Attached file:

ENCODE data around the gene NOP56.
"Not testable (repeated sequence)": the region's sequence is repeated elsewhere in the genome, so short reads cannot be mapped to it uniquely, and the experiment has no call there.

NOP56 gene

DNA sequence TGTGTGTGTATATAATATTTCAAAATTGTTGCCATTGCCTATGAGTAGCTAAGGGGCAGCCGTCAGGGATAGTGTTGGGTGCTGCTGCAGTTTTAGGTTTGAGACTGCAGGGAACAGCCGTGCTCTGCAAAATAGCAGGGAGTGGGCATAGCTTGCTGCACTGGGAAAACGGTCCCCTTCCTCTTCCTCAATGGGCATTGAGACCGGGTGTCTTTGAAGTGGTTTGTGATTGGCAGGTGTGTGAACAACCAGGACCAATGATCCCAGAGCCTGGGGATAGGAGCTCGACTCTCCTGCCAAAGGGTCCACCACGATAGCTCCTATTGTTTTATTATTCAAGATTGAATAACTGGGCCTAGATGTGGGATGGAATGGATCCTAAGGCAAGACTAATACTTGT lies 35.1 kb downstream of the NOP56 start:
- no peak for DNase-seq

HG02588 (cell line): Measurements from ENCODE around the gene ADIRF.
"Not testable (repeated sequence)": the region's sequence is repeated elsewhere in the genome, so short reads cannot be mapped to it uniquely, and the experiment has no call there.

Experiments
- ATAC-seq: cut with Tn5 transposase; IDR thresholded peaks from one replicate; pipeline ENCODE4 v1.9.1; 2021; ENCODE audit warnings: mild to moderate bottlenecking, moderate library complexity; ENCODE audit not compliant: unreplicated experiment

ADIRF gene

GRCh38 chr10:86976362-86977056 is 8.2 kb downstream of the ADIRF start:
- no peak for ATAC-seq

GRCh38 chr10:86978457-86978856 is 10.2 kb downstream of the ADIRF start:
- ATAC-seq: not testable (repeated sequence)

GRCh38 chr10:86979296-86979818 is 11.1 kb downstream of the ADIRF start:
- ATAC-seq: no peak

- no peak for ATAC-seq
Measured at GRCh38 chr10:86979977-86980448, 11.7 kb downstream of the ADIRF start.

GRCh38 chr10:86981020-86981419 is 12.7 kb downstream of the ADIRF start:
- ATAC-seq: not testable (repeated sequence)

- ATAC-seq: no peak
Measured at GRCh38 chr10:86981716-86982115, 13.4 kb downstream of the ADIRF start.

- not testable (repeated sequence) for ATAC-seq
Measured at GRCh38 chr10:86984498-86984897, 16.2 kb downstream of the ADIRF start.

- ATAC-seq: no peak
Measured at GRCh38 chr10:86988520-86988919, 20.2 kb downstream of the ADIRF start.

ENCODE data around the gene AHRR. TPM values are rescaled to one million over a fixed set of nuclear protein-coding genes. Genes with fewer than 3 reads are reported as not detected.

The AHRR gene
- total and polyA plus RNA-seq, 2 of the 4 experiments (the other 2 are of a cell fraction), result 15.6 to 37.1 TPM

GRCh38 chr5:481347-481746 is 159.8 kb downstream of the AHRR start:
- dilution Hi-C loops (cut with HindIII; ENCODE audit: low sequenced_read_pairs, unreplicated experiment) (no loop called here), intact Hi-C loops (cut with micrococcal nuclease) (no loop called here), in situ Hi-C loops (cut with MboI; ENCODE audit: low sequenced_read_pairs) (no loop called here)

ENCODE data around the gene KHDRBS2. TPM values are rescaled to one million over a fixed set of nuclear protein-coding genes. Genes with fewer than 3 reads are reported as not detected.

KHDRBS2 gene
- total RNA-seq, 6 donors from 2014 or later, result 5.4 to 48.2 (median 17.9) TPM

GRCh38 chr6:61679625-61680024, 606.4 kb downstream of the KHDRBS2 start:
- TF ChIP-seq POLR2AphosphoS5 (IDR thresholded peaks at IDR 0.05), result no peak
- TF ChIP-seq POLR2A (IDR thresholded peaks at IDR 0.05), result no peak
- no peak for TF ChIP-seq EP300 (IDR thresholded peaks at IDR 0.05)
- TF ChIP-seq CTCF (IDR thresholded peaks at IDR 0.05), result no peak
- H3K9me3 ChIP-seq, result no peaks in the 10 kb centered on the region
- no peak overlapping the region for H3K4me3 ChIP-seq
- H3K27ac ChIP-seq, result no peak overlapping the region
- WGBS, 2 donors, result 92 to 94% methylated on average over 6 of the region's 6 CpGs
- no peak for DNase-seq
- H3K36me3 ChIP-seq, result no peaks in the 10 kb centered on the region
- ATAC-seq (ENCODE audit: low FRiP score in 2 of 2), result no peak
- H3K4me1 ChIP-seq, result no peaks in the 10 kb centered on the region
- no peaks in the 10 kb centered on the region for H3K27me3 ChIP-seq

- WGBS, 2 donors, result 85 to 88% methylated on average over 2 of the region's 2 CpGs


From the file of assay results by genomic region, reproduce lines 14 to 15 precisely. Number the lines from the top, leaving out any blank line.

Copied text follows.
- ATAC-seq: not testable (repeated sequence)

GRCh38 chr10:86979296-86979818 is 11.1 kb downstream of the ADIRF start: